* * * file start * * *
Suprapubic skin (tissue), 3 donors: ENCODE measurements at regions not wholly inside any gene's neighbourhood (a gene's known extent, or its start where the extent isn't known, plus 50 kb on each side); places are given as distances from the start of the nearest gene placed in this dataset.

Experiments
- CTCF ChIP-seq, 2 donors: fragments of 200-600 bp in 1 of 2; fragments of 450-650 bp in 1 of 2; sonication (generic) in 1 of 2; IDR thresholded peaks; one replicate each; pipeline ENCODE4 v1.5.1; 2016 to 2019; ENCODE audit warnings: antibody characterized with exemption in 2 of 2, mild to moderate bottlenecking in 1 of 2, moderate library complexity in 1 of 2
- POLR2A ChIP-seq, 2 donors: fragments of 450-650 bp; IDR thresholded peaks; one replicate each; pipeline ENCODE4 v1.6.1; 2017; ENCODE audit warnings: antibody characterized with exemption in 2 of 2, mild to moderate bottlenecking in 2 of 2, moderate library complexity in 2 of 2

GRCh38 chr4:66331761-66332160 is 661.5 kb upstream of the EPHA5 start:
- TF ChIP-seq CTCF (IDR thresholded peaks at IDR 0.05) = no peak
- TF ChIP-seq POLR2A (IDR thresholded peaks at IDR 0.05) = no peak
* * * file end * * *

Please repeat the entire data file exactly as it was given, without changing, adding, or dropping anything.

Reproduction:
Suprapubic skin (tissue), 3 donors: ENCODE measurements at regions not wholly inside any gene's neighbourhood (a gene's known extent, or its start where the extent isn't known, plus 50 kb on each side); places are given as distances from the start of the nearest gene placed in this dataset.

Experiments
- CTCF ChIP-seq, 2 donors: fragments of 200-600 bp in 1 of 2; fragments of 450-650 bp in 1 of 2; sonication (generic) in 1 of 2; IDR thresholded peaks; one replicate each; pipeline ENCODE4 v1.5.1; 2016 to 2019; ENCODE audit warnings: antibody characterized with exemption in 2 of 2, mild to moderate bottlenecking in 1 of 2, moderate library complexity in 1 of 2
- POLR2A ChIP-seq, 2 donors: fragments of 450-650 bp; IDR thresholded peaks; one replicate each; pipeline ENCODE4 v1.6.1; 2017; ENCODE audit warnings: antibody characterized with exemption in 2 of 2, mild to moderate bottlenecking in 2 of 2, moderate library complexity in 2 of 2

GRCh38 chr4:66331761-66332160 is 661.5 kb upstream of the EPHA5 start:
- TF ChIP-seq CTCF (IDR thresholded peaks at IDR 0.05) = no peak
- TF ChIP-seq POLR2A (IDR thresholded peaks at IDR 0.05) = no peak